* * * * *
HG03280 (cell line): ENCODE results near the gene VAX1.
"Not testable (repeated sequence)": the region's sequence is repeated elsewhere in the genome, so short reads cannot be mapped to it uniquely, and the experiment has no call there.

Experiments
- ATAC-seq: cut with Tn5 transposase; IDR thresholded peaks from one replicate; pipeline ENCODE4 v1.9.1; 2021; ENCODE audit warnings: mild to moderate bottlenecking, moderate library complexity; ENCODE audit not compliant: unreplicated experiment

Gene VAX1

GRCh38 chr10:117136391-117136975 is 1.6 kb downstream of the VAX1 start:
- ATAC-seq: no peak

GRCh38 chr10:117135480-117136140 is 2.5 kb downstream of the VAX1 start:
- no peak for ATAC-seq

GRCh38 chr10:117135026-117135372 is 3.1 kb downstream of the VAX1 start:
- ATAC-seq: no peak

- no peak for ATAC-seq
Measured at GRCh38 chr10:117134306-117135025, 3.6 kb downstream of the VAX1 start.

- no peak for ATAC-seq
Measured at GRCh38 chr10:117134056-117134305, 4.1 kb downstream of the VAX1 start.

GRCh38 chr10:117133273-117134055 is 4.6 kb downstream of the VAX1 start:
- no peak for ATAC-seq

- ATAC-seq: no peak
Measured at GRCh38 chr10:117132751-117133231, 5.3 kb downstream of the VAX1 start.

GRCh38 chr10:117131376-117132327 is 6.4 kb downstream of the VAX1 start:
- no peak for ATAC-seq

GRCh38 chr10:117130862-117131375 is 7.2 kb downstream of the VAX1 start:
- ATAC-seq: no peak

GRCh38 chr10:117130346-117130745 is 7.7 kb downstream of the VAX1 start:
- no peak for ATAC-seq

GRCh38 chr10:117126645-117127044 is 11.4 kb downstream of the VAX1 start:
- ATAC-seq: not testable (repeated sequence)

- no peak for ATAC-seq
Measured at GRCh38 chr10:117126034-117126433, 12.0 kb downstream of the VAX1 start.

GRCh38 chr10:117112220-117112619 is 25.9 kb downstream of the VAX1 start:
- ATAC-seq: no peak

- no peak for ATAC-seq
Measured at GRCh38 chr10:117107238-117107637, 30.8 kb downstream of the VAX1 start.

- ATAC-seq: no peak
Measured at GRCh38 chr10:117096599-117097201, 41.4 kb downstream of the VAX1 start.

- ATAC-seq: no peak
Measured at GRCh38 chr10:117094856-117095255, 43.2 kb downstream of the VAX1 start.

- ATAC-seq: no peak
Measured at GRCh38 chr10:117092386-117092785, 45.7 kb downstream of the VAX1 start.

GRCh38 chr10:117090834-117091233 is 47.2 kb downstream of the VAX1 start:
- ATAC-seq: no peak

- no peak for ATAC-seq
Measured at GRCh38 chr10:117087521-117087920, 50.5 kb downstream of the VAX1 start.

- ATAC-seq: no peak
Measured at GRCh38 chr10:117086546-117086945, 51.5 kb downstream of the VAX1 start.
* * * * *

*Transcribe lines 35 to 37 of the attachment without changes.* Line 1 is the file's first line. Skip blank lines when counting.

Measured at GRCh38 chr10:117096599-117097201, 41.4 kb downstream of the VAX1 start.

- ATAC-seq: no peak
Measured at GRCh38 chr10:117094856-117095255, 43.2 kb downstream of the VAX1 start.